- Fifty-two percent of employers surveyed by XpertHR said the CHRO is either partially or fully responsible for diversity, equity, and inclusion at their companies. The survey, conducted in May and published in July, included responses from 383 U.S. employers, managing a total workforce of almost 1.4 million employees. Survey participants could pick more than one option if the responsibility was shared.
- A chief DEI officer shoulders the DEI responsibilities at 11% of employers. The CEO, president or owner is at least partially responsible for DEI initiatives at 36% of employers, followed by employee resource groups (15%), a COO (7%) or a CFO (5%). "Social justice work groups" or the board of directors were responsible for DEI at a small percentage of employers surveyed. At 17% of employers, nobody was officially responsible for DEI, the survey found.
- The survey also indicated that anti-harassment is the most popular topic for trainings, with 70% of respondents saying their company conducts them. Likewise, 56% of employers said they conduct anti-discrimination training and 48% said they conduct unconscious bias training.
Despite the summer of 2020's racial reckoning and the realizations that followed, XpertHR's data suggests that corporate employers have room for growth on diversity issues.
From March 2020 to June 2020, job postings for "chief diversity officer," "diversity and inclusion recruiter" and "D&I program manager" fell about 60%, according to Glassdoor. General HR job postings only dropped 49%, with job openings overall falling by 28%. As the protests against George Floyd's murder ramped up, D&I job rebounded 20% in June 2020 alone. In June 2021, many D&I pros urged employers to maintain that energy.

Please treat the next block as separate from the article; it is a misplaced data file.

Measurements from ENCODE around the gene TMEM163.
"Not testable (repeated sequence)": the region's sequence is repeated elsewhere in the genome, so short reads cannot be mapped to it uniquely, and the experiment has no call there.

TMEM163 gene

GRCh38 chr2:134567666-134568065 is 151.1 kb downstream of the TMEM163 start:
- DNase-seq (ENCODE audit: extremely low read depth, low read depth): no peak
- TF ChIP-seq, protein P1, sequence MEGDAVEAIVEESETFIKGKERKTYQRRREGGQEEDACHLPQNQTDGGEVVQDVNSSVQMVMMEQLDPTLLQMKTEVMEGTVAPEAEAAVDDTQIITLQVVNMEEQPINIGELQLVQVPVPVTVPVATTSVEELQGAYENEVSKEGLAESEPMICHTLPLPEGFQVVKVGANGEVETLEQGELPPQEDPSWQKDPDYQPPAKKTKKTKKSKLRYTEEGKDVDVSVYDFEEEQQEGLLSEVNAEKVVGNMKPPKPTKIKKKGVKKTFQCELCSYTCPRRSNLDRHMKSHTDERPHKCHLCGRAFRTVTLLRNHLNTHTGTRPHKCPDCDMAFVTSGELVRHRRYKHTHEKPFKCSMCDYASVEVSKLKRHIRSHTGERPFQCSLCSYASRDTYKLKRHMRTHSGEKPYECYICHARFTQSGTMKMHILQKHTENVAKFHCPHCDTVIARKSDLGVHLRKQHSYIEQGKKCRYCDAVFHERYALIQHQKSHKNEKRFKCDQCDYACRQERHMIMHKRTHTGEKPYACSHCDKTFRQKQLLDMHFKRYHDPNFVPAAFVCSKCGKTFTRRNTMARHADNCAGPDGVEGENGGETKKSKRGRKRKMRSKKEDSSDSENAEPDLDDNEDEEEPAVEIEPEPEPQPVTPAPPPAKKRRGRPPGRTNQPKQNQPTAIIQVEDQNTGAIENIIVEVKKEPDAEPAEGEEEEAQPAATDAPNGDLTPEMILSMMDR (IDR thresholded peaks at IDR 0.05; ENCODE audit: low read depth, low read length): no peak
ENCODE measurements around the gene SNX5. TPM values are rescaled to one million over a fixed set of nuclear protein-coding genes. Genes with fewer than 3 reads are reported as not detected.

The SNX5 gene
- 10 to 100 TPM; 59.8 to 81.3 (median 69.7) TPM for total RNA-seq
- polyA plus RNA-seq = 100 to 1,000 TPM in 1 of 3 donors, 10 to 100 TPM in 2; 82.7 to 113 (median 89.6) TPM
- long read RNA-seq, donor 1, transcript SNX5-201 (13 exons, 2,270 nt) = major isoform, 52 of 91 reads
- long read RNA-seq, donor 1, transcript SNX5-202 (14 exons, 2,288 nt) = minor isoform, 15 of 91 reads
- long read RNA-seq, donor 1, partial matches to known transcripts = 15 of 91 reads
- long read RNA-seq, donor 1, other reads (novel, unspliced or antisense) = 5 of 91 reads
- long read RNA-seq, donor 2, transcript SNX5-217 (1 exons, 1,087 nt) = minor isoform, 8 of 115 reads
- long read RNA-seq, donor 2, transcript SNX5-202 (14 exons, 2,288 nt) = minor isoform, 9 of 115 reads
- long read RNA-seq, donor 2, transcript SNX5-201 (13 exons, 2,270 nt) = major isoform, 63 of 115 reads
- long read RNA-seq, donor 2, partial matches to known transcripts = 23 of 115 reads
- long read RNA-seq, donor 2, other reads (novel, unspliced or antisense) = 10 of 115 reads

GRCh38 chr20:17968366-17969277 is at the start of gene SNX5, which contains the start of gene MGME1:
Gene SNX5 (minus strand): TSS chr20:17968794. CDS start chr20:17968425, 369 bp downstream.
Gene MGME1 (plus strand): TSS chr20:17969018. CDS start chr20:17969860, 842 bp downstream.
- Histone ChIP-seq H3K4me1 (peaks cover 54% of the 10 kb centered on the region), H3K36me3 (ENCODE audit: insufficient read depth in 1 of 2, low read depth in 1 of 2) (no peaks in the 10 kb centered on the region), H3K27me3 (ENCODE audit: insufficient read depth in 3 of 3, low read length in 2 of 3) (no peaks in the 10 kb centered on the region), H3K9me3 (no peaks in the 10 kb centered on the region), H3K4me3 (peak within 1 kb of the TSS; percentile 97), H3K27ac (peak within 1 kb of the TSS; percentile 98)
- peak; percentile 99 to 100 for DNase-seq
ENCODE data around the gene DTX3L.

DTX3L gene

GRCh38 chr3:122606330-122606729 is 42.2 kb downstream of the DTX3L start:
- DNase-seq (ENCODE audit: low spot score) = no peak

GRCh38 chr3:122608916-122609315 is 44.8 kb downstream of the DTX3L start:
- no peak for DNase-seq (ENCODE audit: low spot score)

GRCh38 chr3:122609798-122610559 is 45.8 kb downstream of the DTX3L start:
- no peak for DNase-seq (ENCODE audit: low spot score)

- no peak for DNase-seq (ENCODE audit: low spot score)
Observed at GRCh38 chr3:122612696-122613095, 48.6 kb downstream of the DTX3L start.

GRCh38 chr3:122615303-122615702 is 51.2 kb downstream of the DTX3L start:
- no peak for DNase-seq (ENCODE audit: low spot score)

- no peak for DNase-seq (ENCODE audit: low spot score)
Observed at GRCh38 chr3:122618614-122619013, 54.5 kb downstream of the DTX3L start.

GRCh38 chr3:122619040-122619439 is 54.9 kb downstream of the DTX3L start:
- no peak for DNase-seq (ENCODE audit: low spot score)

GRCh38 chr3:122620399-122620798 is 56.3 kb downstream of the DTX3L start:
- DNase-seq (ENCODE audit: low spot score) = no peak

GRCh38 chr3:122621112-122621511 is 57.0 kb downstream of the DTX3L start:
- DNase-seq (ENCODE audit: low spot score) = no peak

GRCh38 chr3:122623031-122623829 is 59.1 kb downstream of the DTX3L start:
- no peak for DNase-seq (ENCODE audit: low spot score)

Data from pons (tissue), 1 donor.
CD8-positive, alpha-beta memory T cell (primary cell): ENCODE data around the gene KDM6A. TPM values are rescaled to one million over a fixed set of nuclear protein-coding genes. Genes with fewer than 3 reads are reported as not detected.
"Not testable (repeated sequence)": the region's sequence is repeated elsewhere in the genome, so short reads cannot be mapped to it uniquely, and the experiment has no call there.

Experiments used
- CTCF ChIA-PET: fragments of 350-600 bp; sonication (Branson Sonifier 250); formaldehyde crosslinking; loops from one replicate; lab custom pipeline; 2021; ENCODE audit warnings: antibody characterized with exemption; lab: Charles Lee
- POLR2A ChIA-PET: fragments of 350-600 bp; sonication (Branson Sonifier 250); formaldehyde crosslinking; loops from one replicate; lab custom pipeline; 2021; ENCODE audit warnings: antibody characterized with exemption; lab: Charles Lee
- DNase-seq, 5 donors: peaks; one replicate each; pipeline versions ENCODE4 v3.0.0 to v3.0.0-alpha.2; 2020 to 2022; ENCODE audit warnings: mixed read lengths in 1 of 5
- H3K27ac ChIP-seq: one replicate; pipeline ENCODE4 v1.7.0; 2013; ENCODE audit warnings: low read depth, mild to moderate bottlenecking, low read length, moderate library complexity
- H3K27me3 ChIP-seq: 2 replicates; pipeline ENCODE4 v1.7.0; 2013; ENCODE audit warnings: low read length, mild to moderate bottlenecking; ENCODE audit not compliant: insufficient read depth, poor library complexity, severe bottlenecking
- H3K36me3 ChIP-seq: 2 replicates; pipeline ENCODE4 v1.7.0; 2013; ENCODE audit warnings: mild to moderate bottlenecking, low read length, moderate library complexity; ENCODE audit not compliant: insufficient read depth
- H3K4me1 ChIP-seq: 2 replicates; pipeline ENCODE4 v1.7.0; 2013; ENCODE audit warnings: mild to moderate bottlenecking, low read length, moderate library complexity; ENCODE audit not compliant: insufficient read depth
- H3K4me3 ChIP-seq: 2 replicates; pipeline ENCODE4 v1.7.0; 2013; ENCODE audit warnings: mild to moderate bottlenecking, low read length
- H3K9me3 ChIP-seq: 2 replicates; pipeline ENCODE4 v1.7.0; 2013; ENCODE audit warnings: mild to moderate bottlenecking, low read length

And yet, at only 11% of employers is a chief diversity officer responsible for diversity, equity and inclusion initiatives. "The survey results show that chief DEI officer positions are uncommon," Andrew Hellwege, XpertHR's survey's editor, said of the data in a press release. "Instead, organizations prefer to entrust diversity, equity, and inclusion efforts to their CHRO."
HR Dive's 2021 Identity of HR Survey touches on one side of this phenomenon: 55% of HR professionals surveyed said they're viewed somewhat favorably by employees, with 28% saying they're viewed very favorably. In turn, 33% said they're somewhat valued by leadership, while 32% said they're very valued by leadership and 28% said they're highly valued.
That 36% of XpertHR respondents said CEOs are responsible for their company's diversity strategy is notable: few organizations provide DEI training specifically geared toward executives (11%) or managers (20%), according to XpertHR's survey data.
XpertHR also found that training on microaggressions, psychological safety and allyship are also uncommon, with 21%, 11% and 10% of employers surveyed providing such training, respectively.